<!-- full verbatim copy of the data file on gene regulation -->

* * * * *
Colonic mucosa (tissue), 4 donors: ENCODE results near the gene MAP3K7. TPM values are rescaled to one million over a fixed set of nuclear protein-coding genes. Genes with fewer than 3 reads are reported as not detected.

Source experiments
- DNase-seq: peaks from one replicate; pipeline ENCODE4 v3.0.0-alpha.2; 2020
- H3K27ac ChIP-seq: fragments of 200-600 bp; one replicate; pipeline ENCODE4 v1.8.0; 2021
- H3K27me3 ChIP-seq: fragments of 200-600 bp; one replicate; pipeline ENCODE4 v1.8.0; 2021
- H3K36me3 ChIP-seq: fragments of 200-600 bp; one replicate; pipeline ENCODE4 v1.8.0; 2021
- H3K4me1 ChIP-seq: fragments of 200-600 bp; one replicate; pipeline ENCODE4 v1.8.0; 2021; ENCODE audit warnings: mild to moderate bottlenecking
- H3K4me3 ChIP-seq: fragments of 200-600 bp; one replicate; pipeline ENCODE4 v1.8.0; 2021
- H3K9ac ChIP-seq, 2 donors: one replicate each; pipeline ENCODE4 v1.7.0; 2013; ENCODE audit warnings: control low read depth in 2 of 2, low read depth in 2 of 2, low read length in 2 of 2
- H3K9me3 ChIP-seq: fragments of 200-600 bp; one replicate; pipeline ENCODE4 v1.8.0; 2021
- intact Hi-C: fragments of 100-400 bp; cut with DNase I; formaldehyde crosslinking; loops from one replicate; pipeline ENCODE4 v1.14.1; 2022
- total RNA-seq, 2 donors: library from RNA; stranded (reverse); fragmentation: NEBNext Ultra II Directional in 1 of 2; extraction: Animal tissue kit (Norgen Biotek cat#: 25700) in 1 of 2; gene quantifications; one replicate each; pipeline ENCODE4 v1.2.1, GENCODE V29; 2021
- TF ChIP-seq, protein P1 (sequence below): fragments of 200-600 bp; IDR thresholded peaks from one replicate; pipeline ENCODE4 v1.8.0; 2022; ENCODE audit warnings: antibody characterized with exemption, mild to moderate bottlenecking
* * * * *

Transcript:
Colonic mucosa (tissue), 4 donors: ENCODE results near the gene MAP3K7. TPM values are rescaled to one million over a fixed set of nuclear protein-coding genes. Genes with fewer than 3 reads are reported as not detected.

Source experiments
- DNase-seq: peaks from one replicate; pipeline ENCODE4 v3.0.0-alpha.2; 2020
- H3K27ac ChIP-seq: fragments of 200-600 bp; one replicate; pipeline ENCODE4 v1.8.0; 2021
- H3K27me3 ChIP-seq: fragments of 200-600 bp; one replicate; pipeline ENCODE4 v1.8.0; 2021
- H3K36me3 ChIP-seq: fragments of 200-600 bp; one replicate; pipeline ENCODE4 v1.8.0; 2021
- H3K4me1 ChIP-seq: fragments of 200-600 bp; one replicate; pipeline ENCODE4 v1.8.0; 2021; ENCODE audit warnings: mild to moderate bottlenecking
- H3K4me3 ChIP-seq: fragments of 200-600 bp; one replicate; pipeline ENCODE4 v1.8.0; 2021
- H3K9ac ChIP-seq, 2 donors: one replicate each; pipeline ENCODE4 v1.7.0; 2013; ENCODE audit warnings: control low read depth in 2 of 2, low read depth in 2 of 2, low read length in 2 of 2
- H3K9me3 ChIP-seq: fragments of 200-600 bp; one replicate; pipeline ENCODE4 v1.8.0; 2021
- intact Hi-C: fragments of 100-400 bp; cut with DNase I; formaldehyde crosslinking; loops from one replicate; pipeline ENCODE4 v1.14.1; 2022
- total RNA-seq, 2 donors: library from RNA; stranded (reverse); fragmentation: NEBNext Ultra II Directional in 1 of 2; extraction: Animal tissue kit (Norgen Biotek cat#: 25700) in 1 of 2; gene quantifications; one replicate each; pipeline ENCODE4 v1.2.1, GENCODE V29; 2021
- TF ChIP-seq, protein P1 (sequence below): fragments of 200-600 bp; IDR thresholded peaks from one replicate; pipeline ENCODE4 v1.8.0; 2022; ENCODE audit warnings: antibody characterized with exemption, mild to moderate bottlenecking